VANCOUVER, BRITISH COLUMBIA--(Marketwired - March 22, 2017) - PACIFIC IMPERIAL MINES INC. (the "Company") (TSX VENTURE:PPM) is pleased to announce the results of a recently completed initial exploration program including geochemical and gravity surveys on its 100% owned Eagle Mountain lithium property near Death Valley Junction, California.
Soil sampling was carried out on the property by drilling principally auger drill holes 1.3 to 3 meters deep depending on the nature of the material and the utility of the equipment.
This survey was directed by the quality of geochemical results published by the USGS in 1977 in the salina area. The values from the solids in this 102.1 meter drill hole, which was part of a regional study of possible lithium salina targets throughout the Mojave Desert in California were strongly anomalous with 45 of 68 samples in the range of 300 to 999 ppm (USGS OFR 80-1234). In a more detailed examination of this RC drill hole Pastea (USGS OFR 86-1164) used both AA and emission spectra methods and conducted some mineralogical studies using the laboratories in Menlo Park, California and Denver, Colorado. Using the AA, the range of all samples was 58 to 810 ppm lithium and the four samples subjected to emission spectra returned values of 1,100 ppm, 1,100 ppm, 810 ppm, and 1,100 ppm lithium.
In December, 2016, a total of 61 soil samples from the dry, shallow auger drill holes, were taken across the playa surface covering an area of about 15 square kilometers. The playa surface is covered by a crusty mix of halite, sodium and calcium chloride, gypsum, borates, silt and clay. The depth of these evaporitic materials is unknown but the surface expression of the salts extends well beyond the core of the salina.
The sampling has revealed a 12 square kilometer area with a surface expression of lithium mineralization ranging up to 240 ppm. Whereas the area has been subjected to recent unusual rains, it is probable that the very shallow material has been leached of the very mobile lithium salts and that deeper sampling will be required. This seasonal leaching and variation in surface lithium content has been well documented by the USGS regional studies. This suggests that the published results from the 102.1 meter hole are more representative of the target potential and considerably more work is warranted.
The gravity survey, completed in December, 2016, generated a basin model as an aid to lithium exploration. The survey also defined the regional structural setting revealing complex structures dominated by a major fault bounding Eagle Mountain on both sides.
Several first order structural features representing targets for more work were outlined by the survey. The gravity survey defined the southern portion of the Amargosa Basin, revealing a shelf extending to the south, off the main basin and underlying the property, with specific gravity low features identified as priority targets for exploration.
Interpretation of the gravity data indicates the basin fill depth averages 550 meters with a deeper, small perched sub-basin located on the property's southeast margin. The survey also defined much deeper, well-defined basins in the area which will be evaluated as priority targets. These features are similar in scale to (in fact larger than) the gravity mapped targets in the Clayton Valley.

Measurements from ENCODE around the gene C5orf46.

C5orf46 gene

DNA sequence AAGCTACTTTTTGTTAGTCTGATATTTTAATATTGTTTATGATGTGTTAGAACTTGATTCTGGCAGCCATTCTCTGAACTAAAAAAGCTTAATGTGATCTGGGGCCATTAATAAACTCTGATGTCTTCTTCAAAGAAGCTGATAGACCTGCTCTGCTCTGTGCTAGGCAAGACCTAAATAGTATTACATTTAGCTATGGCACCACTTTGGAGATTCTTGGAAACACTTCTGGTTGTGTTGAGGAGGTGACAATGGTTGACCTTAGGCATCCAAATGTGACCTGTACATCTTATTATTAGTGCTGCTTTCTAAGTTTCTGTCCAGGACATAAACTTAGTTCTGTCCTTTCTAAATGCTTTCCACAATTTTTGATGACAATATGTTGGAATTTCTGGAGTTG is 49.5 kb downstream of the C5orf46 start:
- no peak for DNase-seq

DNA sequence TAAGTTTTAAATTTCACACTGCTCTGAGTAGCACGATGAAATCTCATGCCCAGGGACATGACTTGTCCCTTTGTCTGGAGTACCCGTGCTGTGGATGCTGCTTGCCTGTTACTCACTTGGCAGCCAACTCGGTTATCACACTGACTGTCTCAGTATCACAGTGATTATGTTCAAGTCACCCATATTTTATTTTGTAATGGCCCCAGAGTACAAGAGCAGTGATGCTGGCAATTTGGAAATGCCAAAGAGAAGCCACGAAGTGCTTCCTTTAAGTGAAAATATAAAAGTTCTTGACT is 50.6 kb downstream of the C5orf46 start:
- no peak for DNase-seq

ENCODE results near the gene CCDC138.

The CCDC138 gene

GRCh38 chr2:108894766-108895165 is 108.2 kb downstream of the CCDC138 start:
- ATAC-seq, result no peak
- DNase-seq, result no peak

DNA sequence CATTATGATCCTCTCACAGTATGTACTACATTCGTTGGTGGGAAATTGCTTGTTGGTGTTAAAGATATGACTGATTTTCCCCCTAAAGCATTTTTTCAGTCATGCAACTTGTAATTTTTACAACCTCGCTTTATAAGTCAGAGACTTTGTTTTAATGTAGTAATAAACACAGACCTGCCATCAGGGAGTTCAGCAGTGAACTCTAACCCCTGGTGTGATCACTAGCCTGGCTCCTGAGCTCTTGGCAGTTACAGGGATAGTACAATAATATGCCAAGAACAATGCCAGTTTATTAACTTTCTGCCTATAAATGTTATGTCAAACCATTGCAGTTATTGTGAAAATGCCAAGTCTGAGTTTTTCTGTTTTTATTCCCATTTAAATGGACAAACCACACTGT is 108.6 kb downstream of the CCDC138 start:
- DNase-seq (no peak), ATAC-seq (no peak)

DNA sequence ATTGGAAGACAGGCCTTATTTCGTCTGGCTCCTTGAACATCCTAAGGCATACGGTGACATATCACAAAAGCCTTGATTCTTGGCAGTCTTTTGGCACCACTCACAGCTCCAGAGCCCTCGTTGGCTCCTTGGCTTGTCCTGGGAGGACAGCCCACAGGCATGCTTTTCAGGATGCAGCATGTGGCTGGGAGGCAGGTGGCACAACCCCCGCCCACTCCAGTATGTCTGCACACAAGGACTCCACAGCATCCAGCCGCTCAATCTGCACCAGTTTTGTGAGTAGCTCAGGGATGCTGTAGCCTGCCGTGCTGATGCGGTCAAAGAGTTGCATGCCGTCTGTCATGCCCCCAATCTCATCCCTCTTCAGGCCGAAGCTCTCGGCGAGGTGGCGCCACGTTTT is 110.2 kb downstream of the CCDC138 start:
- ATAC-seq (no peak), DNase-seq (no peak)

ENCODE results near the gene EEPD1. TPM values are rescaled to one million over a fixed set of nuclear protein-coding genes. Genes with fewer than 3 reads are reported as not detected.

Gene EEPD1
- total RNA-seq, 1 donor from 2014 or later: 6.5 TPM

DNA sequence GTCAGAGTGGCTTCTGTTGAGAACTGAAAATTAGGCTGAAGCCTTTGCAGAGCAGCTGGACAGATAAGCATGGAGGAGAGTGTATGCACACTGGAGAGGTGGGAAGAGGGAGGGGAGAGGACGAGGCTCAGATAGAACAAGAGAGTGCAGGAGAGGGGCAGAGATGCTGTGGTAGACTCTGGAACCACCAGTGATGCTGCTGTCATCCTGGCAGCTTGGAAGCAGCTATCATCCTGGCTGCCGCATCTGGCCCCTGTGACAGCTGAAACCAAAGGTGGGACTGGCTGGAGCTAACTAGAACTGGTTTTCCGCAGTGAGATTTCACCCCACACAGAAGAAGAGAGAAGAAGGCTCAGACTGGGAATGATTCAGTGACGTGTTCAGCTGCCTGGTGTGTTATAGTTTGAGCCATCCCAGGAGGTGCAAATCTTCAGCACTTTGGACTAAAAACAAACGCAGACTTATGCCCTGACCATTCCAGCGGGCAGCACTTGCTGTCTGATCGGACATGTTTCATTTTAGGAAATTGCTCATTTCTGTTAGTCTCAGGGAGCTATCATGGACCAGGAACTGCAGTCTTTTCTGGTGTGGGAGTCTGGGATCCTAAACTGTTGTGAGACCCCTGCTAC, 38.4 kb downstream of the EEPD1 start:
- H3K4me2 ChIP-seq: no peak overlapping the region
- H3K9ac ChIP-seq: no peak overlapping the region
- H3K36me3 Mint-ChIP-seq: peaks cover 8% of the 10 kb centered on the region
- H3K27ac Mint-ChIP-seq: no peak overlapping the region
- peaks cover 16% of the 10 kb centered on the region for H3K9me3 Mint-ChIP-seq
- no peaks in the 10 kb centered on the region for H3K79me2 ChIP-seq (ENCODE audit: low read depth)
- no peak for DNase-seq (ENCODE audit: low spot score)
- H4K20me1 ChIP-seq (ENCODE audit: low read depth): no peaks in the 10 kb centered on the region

A major structural feature extends across the property in a northwest-southeast direction, bounding Eagle Mountain on either side. The structure forms the south-southwestern margin of the basin shelf. Gravity data suggests that the basin fill layering in the shelf dips southwest toward the Eagle Mountain bounding structure. This asymmetry, similar to the Clayton Valley Basin, is interpreted to be an important control to lithium brine entrapment at the Clayton Valley deposit.
Three target areas on the Eagle Mountain property are defined based on similarities to the Clayton Valley deposit. These include the north-south oriented paleo-channel, a sub-basin underlying the southeastern portion of the property and sediments dipping west towards the major structure bounding the northeast side of Eagle Mountain.
A recently staked, fourth target, is a prominent basin feature located along the western structural boundary of the Amargosa basin, about 7 kilometers to the northwest of the original Eagle Mountain property. It extends over a length of at least 10 kilometers in a north-south direction and represents an important exploration target.
A controlled source audio magneto-telluric (CSAMT) geophysical survey has been recommended by James L. Wright, consulting geophysicist and author of the gravity report. A CSAMT survey is well suited for delineation of basin fill bedding. In addition, brines are low resistivity and the survey can be used to target brine concentrations in basin fill.
Pacific Imperial Mines Inc. directors are encouraged by the results of the initial exploration program and expect to follow up on recommendations for further work made by geophysical consultant James L. Wright and project manager, David A. Bending, P.Geo.
A detailed project description and supporting illustrations showing targets will be shown on the Pacific Imperial Mines Inc. website currently being updated.
Quality Control and Quality Assurance:
The samples were processed by ALS Chemex Labs in Reno, Nevada for analysis. The analytical range for lithium for the method used is 0.1 ppm to 1%. The multi-element package subjects the samples to Aqua Regia digestion followed by ICP-MS analysis. This method is suitable for early lithium exploration in sedimentary deposits.
David A. Bending, P. Geo, consultant to Pacific Imperial Mines Inc. is the qualified person as defined by National Instrument 43-101 and has approved the technical information in this release.
ON BEHALF OF THE BOARD
H. Leo King, President
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